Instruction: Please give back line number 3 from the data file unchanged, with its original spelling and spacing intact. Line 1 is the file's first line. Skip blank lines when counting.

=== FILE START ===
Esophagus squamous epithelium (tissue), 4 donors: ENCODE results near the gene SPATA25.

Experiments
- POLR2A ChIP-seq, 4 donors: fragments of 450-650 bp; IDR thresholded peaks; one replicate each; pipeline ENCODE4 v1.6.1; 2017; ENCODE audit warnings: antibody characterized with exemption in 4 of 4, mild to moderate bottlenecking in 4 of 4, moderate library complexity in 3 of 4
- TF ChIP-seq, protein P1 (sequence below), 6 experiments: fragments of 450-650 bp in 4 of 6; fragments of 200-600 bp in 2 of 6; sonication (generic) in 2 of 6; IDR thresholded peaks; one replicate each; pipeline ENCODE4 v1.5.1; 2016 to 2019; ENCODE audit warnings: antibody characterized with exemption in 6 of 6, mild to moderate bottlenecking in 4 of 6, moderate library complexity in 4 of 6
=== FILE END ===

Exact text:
- POLR2A ChIP-seq, 4 donors: fragments of 450-650 bp; IDR thresholded peaks; one replicate each; pipeline ENCODE4 v1.6.1; 2017; ENCODE audit warnings: antibody characterized with exemption in 4 of 4, mild to moderate bottlenecking in 4 of 4, moderate library complexity in 3 of 4